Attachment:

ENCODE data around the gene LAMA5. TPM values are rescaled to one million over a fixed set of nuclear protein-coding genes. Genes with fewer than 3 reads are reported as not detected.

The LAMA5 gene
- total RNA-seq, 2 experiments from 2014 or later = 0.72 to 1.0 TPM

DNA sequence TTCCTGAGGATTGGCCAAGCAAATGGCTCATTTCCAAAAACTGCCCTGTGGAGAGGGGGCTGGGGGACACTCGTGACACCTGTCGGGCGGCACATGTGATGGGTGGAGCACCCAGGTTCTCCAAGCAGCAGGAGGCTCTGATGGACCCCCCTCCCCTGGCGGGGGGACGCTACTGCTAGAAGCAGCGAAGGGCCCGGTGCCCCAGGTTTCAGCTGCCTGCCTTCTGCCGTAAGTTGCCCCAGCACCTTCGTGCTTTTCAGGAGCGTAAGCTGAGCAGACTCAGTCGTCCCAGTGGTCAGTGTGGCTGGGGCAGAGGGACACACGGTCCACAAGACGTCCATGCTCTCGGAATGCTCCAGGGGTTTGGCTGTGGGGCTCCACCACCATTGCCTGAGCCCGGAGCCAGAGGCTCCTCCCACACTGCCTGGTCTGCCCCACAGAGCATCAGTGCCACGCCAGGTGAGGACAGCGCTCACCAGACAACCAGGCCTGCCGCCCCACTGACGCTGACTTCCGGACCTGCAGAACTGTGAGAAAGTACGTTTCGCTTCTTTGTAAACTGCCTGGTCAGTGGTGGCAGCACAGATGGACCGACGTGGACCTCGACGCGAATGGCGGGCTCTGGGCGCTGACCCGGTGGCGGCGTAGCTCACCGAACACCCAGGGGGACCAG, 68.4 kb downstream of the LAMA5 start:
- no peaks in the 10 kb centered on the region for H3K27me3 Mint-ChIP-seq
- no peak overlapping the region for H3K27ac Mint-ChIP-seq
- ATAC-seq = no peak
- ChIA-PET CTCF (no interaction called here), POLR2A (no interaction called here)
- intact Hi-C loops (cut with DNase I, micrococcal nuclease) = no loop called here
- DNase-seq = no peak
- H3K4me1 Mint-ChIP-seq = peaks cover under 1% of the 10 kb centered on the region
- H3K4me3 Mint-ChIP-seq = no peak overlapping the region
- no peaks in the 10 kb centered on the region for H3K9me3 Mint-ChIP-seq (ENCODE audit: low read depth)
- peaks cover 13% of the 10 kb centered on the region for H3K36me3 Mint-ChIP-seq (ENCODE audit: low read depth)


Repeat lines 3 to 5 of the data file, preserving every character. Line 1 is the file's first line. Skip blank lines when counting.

- total RNA-seq, 2 experiments from 2014 or later = 0.72 to 1.0 TPM

DNA sequence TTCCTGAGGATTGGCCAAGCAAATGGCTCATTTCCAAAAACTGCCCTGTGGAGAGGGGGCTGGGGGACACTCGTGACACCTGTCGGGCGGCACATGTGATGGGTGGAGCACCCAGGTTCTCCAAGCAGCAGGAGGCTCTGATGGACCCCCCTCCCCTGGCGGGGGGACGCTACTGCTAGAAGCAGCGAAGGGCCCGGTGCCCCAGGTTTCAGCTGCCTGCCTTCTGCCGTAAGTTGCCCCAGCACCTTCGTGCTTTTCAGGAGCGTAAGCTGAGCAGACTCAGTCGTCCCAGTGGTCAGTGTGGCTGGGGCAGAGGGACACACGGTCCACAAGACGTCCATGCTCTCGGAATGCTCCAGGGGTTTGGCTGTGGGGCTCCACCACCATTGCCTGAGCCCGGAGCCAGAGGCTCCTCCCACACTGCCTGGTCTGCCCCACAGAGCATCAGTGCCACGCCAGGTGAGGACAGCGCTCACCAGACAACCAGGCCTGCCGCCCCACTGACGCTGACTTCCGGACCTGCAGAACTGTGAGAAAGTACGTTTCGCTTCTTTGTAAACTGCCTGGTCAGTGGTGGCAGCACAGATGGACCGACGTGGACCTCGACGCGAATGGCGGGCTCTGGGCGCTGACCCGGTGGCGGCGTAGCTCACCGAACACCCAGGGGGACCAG, 68.4 kb downstream of the LAMA5 start:
- no peaks in the 10 kb centered on the region for H3K27me3 Mint-ChIP-seq